“I’m sure their children go to school without this type of threat and they don’t have these concerns, so what it demonstrates to me is a lack of understanding of the safety issues Northern Ontario residents face,” Orazietti said.

Saying it would be “irresponsible” for the government not to proceed with the spring bear hunt as a pilot program for the sake of public safety, Orazietti said the hunt solution has come only after a long period of trying other methods designed to address the nuisance bear problem which have proven to be expensive and less-than-successful.

“We’ve learned over the last 15 years from various strategies that have been used by the ministry…this is not a knee jerk reaction, it’s a strategy based on what we’ve learned in attempting to reduce human-bear incidents.”

“We tried a costly trap and relocation program which has been proven largely ineffective and we cannot continue to ignore what is a real public safety issue in this province.”<<<Read More>>>

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Too Low Bear Mortality Results in Overpopulation Crisis in Ontario

In Maine, the Humane Society of the United States and their trusty blind followers, are promoting a fall referendum to outlaw bear hunting, using bait, traps and dogs. Opponents to the referendum argue that such a move would usher in an overgrown number of bears presenting a myriad of problems. Anti hunters use false claims to support their myth that bears, like all other wildlife, “balance” themselves in numbers.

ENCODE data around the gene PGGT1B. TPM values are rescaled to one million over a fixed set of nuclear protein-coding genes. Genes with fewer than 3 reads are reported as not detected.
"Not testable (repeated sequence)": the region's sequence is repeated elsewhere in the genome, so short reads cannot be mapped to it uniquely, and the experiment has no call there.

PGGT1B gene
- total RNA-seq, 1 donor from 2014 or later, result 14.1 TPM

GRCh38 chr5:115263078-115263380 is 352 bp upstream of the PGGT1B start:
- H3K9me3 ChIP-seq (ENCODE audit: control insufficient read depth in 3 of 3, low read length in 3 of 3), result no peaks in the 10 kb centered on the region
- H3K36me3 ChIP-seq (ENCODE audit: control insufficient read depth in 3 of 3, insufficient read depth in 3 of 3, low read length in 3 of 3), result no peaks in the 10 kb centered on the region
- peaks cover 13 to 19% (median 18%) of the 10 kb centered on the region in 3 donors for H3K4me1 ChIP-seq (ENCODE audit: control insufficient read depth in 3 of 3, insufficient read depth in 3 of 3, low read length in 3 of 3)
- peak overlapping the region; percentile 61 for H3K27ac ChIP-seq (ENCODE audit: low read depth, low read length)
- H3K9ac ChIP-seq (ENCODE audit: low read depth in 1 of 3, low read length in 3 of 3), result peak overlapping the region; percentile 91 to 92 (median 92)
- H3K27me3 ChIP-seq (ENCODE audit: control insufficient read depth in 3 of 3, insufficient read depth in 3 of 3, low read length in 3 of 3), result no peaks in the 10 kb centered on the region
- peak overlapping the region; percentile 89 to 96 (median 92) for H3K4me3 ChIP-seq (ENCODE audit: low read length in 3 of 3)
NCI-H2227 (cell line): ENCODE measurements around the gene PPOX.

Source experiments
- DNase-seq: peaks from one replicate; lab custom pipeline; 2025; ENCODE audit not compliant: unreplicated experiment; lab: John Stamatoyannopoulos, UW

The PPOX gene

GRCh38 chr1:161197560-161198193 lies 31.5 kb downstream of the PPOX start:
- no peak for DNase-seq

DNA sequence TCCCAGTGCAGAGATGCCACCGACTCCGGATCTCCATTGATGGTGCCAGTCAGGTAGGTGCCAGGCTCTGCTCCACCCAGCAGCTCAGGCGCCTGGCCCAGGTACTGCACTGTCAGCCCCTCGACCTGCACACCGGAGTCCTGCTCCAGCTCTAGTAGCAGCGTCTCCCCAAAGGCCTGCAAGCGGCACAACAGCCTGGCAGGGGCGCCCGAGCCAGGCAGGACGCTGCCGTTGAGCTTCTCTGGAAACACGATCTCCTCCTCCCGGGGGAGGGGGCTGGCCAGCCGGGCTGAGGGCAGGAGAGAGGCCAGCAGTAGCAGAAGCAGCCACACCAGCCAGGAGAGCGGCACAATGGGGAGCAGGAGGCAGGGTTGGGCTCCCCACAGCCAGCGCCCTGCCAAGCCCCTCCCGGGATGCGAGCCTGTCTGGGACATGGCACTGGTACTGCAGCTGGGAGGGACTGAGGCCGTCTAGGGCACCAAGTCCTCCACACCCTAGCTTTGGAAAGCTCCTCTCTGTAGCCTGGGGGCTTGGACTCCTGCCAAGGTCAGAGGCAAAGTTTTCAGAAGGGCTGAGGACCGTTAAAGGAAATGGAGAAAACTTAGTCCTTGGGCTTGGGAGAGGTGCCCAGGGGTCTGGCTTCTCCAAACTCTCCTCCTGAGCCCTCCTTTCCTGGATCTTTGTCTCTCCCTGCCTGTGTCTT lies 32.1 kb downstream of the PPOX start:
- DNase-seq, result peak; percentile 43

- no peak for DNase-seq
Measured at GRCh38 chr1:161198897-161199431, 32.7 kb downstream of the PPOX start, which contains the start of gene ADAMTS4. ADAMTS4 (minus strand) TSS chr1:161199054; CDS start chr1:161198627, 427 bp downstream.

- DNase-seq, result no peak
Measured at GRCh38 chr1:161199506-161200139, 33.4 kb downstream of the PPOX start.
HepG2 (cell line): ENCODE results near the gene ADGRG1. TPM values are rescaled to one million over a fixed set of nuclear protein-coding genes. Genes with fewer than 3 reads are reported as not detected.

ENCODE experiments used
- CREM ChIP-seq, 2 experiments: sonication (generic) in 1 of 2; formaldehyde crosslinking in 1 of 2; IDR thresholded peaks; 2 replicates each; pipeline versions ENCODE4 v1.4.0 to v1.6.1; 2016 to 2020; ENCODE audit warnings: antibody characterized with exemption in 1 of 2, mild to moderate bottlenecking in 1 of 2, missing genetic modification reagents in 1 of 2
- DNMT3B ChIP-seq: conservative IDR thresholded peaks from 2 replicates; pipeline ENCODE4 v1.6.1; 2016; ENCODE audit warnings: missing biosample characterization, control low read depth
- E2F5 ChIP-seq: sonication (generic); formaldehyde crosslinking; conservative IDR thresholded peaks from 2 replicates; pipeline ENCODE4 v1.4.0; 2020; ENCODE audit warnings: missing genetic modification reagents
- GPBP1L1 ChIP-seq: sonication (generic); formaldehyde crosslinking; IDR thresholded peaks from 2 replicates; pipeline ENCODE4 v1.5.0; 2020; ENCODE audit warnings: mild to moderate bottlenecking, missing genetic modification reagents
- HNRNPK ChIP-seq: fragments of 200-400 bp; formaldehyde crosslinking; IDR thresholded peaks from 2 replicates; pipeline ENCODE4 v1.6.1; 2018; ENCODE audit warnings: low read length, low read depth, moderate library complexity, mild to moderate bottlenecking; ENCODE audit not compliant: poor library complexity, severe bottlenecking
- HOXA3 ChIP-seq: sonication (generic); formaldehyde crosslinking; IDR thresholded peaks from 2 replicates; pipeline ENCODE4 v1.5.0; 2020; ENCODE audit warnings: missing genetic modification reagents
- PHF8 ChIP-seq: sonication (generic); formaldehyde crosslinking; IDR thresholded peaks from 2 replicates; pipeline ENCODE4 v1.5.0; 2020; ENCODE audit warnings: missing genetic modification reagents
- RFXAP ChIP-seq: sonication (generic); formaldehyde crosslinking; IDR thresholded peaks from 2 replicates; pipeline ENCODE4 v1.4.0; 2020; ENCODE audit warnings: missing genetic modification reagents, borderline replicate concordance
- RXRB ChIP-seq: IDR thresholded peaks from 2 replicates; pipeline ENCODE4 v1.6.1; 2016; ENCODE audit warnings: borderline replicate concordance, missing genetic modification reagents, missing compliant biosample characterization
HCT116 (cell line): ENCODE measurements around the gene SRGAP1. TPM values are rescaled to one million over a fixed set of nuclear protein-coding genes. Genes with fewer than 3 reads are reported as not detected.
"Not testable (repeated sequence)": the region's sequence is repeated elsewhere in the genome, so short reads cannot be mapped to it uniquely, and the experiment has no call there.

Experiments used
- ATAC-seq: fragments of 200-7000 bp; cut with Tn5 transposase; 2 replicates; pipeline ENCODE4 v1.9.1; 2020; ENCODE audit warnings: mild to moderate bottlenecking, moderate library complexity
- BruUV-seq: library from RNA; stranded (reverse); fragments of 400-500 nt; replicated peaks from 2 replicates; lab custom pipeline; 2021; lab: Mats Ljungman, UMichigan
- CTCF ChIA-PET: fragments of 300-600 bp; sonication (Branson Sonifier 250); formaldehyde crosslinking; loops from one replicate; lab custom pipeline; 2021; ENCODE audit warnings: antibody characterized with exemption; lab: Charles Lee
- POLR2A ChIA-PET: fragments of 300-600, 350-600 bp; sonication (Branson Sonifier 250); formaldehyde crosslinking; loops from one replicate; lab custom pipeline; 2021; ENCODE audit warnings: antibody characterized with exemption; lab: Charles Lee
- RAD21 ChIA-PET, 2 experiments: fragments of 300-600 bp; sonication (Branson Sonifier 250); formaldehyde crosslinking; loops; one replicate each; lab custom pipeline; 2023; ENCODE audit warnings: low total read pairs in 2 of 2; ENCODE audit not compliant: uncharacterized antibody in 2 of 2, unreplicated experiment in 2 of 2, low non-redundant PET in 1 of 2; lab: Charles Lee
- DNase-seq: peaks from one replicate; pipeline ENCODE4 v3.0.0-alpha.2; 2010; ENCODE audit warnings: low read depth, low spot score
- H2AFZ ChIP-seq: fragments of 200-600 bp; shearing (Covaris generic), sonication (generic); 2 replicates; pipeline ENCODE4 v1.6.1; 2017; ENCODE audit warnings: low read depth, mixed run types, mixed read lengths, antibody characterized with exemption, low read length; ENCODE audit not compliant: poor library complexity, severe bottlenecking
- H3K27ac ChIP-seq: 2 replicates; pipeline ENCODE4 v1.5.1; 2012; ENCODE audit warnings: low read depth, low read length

In Ontario, Canada a proposal is being considered to institute a spring bear hunt in order to help reduce the bear population that is, by some, described as a crisis. From an editorial opinion:

Today Ontario has a black bear overpopulation crisis, stemming from over 15 years of uncontrolled growth due to extremely low mortality yield percentage (hunter harvest mortality is less than 4%) over total population.

Black bears in growing numbers in Ontario are invading cottage areas, backyards, schoolyards, city and town streets. Landfill sites are full of overcrowded hungry bears.

During spring, summer and fall, Ontario news media endlessly report stories of problem bears, destroying public property, attacking, mauling, injuring and indeed tragically killing humans.

Both sides in this issue cannot be right!